Reviewed and revised 2 May 2013
Changes in Brain Death Consensus Statement (V3.2 2013)
Preconditions (additions to v3.1)
- Particular care should be taken to ensure the absence of continued sedative drug effect in patients who have received therapeutic hypothermia (e.g. post cardiac arrest).
- In the case of barbiturates, which take many days to metabolise, including thiopentone in high dose or by infusion, either blood levels of barbiturates should be shown to be below that of clinically significant effects at least < 10mg/L or brain death should be determined by demonstration of absent cerebral blood flow.
- intact neuromuscular function — unless it is known for certain that neuromuscular-blocking drugs have not been administered, a peripheral nerve stimulator or other recognised method (e.g. electromyography) should always be used to confirm that neuromuscular conduction is normal.
- All preconditions must be fulfilled before and throughout the 4 hour waiting period of observation, before clinical examination can begin.
Clinical Testing of Brain-Stem Function (additions to v3.1)
- Return of brain function may be delayed for more than four hours after resuscitation from cardiorespiratory arrest. It is therefore recommended that, in cases of acute hypoxic-ischaemic brain injury, clinical testing for brain death be delayed for at least 24 hours subsequent to the cardiorespiratory arrest restoration of spontaneous circulation. Brain death may be determined prior to this 24 hours by demonstration of absent cerebral blood flow.
- Therapeutic hypothermia may modify outcome prediction after cardiac arrest and there are published case reports suggesting that determination of brain death might be confounded either by hypothermia itself or by impaired clearance of associated medications. It is therefore recommended, when induced hypothermia has been used after resuscitation from cardiorespiratory arrest, that clinical testing for brain death be delayed for at least 24 hours after rewarming. Brain death may be determined prior to 24 hours by demonstration of absent cerebral blood flow.
Demonstrating the Absence of Intracranial Blood Flow.
- Prior to proceeding with any investigation a clinical examination should be performed to ensure absence of responsiveness (GCS 3), brain-stem reflexes and spontaneous breathing effort. If a complete examination is not possible (e.g. eye or ear trauma) or apneoa testing precluded (e.g. severe lung injury or high cervical trauma), then that part of the clinical examination that can be performed, should be undertaken. Any responsiveness or breathing effort will preclude proceeding with a contrast study.
- In addition, before any investigation, there ideally will have been at least four hours observation of unresponsiveness and no spontaneous breathing effort. This will increase the likelihood that the test will confirm absent intracranial blood flow.
- Transcranial Doppler (TCD) may be used as a screening test to optimise the timing of the contrast study, the aim being to avoid performing the contrast study before cessation of intracranial blood flow and thus reduce the need to repeat the contrast study.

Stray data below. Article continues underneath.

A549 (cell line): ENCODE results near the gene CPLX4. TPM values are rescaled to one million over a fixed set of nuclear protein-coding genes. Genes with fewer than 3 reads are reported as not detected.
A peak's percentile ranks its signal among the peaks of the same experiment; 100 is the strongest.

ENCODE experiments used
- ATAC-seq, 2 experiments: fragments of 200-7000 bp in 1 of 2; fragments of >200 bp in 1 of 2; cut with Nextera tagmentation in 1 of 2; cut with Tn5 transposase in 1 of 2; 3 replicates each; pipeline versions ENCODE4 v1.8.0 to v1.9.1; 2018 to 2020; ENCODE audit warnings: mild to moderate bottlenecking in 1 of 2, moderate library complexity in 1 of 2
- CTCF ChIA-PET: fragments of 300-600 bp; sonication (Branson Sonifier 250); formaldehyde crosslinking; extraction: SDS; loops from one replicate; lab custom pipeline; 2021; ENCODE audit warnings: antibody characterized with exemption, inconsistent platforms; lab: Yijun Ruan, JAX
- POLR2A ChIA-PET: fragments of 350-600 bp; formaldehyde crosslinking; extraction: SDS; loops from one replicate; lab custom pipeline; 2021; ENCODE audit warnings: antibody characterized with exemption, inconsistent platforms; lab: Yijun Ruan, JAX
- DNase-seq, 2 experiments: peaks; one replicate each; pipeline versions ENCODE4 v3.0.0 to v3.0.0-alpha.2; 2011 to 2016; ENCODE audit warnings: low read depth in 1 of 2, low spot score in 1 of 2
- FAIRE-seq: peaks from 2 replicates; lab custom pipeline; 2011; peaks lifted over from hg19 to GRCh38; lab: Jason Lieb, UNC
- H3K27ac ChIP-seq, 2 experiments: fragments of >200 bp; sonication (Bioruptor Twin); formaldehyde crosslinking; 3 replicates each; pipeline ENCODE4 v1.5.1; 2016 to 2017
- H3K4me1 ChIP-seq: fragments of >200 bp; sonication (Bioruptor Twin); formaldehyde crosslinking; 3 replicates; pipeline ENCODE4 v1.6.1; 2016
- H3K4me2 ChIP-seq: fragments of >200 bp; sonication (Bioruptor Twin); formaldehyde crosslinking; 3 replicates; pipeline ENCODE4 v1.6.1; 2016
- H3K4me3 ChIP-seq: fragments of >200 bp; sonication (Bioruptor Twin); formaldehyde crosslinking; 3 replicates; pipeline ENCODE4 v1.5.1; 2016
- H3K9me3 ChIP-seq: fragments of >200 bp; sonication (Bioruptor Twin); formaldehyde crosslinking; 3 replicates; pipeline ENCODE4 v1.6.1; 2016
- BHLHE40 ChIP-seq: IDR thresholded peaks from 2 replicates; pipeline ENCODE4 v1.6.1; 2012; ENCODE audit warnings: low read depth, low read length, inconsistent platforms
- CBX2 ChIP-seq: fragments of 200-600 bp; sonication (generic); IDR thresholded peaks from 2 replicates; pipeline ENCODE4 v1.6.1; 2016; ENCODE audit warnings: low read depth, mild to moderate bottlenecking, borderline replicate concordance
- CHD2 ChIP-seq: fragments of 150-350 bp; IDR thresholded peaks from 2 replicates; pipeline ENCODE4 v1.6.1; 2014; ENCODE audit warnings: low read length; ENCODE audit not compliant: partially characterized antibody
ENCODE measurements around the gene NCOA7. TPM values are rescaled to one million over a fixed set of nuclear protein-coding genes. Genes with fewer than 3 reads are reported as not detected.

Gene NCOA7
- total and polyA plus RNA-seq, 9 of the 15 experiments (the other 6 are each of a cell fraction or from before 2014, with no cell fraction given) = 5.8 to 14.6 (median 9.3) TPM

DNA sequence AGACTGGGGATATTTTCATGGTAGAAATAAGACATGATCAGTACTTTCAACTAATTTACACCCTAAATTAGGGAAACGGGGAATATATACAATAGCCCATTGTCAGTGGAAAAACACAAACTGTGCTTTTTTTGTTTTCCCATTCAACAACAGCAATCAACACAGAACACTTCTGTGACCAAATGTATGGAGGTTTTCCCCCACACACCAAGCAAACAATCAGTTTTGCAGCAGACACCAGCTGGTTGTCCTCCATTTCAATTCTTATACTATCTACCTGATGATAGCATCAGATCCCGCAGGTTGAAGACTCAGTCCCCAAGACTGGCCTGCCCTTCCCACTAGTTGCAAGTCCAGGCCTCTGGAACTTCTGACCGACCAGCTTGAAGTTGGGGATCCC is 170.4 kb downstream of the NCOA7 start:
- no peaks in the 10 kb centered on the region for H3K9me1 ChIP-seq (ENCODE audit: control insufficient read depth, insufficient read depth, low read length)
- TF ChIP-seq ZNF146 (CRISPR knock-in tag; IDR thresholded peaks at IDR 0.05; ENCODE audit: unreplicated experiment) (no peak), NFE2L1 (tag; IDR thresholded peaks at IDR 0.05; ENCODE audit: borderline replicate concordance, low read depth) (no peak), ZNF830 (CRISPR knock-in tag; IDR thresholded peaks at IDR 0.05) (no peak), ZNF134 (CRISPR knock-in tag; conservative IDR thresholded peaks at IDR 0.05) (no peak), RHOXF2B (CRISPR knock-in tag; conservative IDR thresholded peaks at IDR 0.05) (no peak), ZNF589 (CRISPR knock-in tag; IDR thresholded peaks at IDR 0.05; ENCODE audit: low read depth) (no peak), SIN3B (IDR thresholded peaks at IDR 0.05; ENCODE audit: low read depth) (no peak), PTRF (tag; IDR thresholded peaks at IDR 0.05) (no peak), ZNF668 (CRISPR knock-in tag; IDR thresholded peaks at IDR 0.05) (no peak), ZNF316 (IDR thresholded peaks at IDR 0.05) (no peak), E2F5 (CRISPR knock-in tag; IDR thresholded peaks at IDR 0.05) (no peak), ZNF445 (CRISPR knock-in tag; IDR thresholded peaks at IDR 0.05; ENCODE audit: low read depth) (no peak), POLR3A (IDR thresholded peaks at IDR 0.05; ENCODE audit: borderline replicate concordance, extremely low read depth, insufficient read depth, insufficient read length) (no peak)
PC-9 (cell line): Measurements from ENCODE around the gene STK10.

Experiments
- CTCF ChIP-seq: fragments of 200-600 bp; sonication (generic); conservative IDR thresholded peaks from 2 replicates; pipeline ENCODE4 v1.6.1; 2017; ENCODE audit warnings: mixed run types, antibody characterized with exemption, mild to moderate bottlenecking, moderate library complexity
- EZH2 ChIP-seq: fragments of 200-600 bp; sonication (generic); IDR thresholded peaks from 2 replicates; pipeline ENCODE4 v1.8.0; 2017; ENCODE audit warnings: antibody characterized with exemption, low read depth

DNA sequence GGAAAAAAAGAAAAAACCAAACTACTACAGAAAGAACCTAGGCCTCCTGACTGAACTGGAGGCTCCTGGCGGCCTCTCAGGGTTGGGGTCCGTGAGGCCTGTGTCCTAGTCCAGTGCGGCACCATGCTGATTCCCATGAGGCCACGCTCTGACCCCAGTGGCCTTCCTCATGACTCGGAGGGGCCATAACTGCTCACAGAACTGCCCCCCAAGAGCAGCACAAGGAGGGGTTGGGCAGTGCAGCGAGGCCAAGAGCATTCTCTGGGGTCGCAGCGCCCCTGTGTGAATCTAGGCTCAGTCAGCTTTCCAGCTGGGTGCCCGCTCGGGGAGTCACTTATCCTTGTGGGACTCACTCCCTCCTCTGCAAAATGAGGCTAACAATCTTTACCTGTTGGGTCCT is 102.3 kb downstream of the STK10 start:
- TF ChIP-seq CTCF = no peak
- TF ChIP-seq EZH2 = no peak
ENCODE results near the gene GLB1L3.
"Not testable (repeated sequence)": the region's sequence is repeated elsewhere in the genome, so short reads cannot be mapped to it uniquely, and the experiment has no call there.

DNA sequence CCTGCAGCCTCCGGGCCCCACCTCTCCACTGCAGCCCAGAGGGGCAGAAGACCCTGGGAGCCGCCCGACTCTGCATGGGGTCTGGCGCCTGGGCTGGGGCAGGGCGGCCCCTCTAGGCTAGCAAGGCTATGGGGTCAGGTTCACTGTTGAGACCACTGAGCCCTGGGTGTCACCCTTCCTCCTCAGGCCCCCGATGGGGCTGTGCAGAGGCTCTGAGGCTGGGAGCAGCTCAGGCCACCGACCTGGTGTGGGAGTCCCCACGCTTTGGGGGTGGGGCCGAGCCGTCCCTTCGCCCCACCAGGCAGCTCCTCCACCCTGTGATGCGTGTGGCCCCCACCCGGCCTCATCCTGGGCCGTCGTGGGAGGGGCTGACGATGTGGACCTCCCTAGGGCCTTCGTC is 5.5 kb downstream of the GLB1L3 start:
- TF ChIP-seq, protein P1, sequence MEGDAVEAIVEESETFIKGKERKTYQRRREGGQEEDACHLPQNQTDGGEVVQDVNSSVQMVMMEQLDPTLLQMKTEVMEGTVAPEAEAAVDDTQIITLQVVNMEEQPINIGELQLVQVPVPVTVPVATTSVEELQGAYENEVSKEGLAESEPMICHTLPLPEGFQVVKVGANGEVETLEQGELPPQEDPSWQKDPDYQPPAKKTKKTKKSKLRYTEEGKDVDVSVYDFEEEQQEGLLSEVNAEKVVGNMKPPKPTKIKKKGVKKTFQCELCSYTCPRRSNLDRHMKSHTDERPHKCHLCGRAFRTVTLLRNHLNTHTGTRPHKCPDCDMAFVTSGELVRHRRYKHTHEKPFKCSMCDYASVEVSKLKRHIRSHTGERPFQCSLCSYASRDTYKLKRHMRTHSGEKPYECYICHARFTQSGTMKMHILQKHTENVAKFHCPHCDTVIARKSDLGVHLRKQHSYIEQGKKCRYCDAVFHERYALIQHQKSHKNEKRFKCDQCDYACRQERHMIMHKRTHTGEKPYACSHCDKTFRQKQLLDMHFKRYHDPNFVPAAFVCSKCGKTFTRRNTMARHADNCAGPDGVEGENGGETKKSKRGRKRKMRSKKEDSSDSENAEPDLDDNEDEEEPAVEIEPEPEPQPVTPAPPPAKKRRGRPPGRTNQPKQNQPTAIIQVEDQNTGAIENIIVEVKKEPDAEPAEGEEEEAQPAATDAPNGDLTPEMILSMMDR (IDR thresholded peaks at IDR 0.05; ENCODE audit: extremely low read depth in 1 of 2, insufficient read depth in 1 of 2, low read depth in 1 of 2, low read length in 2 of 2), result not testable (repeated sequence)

Changes in Brain Death Consensus Statement (V3 2010)
Minimum time of observation and mechanical ventilation prior to Preconditions assessment
- was 4 hours of observation +2 hours between examinations
- no situation where the two examination have differed so no foundation for this
- The need for 2 hours between testing was removed
Brain death to be certified by 2 medical practitioners
- time of brain death occurs at the time of completion of the second test.
Recognition of Donation after Cardiac Death
Chris is an Intensivist and ECMO specialist at the Alfred ICU in Melbourne. He is also a Clinical Adjunct Associate Professor at Monash University. He is a co-founder of the Australia and New Zealand Clinician Educator Network (ANZCEN) and is the Lead for the ANZCEN Clinician Educator Incubator programme. He is on the Board of Directors for the Intensive Care Foundation and is a First Part Examiner for the College of Intensive Care Medicine. He is an internationally recognised Clinician Educator with a passion for helping clinicians learn and for improving the clinical performance of individuals and collectives.
After finishing his medical degree at the University of Auckland, he continued post-graduate training in New Zealand as well as Australia’s Northern Territory, Perth and Melbourne. He has completed fellowship training in both intensive care medicine and emergency medicine, as well as post-graduate training in biochemistry, clinical toxicology, clinical epidemiology, and health professional education.
He is actively involved in in using translational simulation to improve patient care and the design of processes and systems at Alfred Health. He coordinates the Alfred ICU’s education and simulation programmes and runs the unit’s education website, INTENSIVE. He created the ‘Critically Ill Airway’ course and teaches on numerous courses around the world. He is one of the founders of the FOAM movement (Free Open-Access Medical education) and is co-creator of litfl.com, the RAGE podcast, the Resuscitology course, and the SMACC conference.
His one great achievement is being the father of three amazing children.
On Twitter, he is @precordialthump.